# Solving Rational Inequalities Algebraically

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#1
Hi - I've attached a section from my Further Maths textbook which explains how to solve rational inequalities algebraically.

But I'm struggling to see how we know whether to use a less than/greater than sign or a less than or equal to sign etc?

It's only from looking at the graph of the function that I can see why it's x ≤ - 2 rather than x < - 2 for example.

Is anyone able to help?
Last edited by beachpanda; 8 months ago
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8 months ago
#2
(Original post by beachpanda)
Hi - I've attached a section from my Further Maths textbook which explains how to solve rational inequalities algebraically.

But I'm struggling to see how we know whether to use a less than/greater than sign or a less than or equal to sign etc?

It's only from looking at the graph of the function that I can see why it's x ≤ 2 rather than x < 2 for example.

Is anyone able to help?
You realize why they're interested in those 4 intervals?
0
8 months ago
#3
(Original post by beachpanda)
Hi - I've attached a section from my Further Maths textbook which explains how to solve rational inequalities algebraically.

But I'm struggling to see how we know whether to use a less than/greater than sign or a less than or equal to sign etc?

It's only from looking at the graph of the function that I can see why it's x ≤ 2 rather than x < 2 for example.

Is anyone able to help?
Can x=2? Look at the original function.
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#4
(Original post by ghostwalker)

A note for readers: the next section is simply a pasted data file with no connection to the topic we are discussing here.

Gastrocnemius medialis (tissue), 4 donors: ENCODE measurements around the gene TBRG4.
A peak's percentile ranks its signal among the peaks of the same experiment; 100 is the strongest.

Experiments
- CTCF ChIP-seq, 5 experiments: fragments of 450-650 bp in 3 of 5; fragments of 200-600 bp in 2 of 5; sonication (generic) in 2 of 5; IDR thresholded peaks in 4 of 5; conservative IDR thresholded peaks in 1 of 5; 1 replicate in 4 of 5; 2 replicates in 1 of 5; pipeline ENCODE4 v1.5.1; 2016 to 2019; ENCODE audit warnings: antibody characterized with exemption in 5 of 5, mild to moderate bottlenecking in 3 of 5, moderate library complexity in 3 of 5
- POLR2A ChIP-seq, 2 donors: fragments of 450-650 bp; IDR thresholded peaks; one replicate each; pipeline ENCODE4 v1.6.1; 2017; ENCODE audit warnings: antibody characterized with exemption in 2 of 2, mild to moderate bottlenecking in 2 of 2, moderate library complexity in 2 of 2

Can x=2? Look at the original function.
Sorry typo, I meant:

(Original post by beachpanda)
It's only from looking at the graph of the function that I can see why it's x ≤ - 2 rather than x < - 2 for example.
(Original post by mqb2766)
You realize why they're interested in those 4 intervals?
I think so yeah as these are the points where there's roots, local maxima and asymptotes?
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8 months ago
#5
(Original post by beachpanda)
Sorry typo, I meant:

I think so yeah as these are the points where there's roots, local maxima and asymptotes?
Those are the fancy names, but for this problem its where one of the factors flips signs.
If you multiplying or dividing, you need an odd number of factors to be negative for the result < 0
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8 months ago
#6
(Original post by beachpanda)
It's only from looking at the graph of the function that I can see why it's x ≤ - 2 rather than x < - 2 for example.
When dealing with the critical points, we can go back to the original inequality and check. So, sub in x=-2, and does it satisfy the inequality?

You would need to do that as the original inequality, may be strict, "<", or not ,"<=". If it's strict, then x=-2 doesn't satisfy the original inequality, but here it's not strict, and it does satisfy it, and hence we include it in the solution set.
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#7
(Original post by ghostwalker)
When dealing with the critical points, we can go back to the original inequality and check. So, sub in x=-2, and does it satisfy the inequality?

You would need to do that as the original inequality, may be strict, "<", or not ,"<=". If it's strict, then x=-2 doesn't satisfy the original inequality, but here it's not strict, and it does satisfy it, and hence we include it in the solution set.
That makes a lot more sense, thanks!
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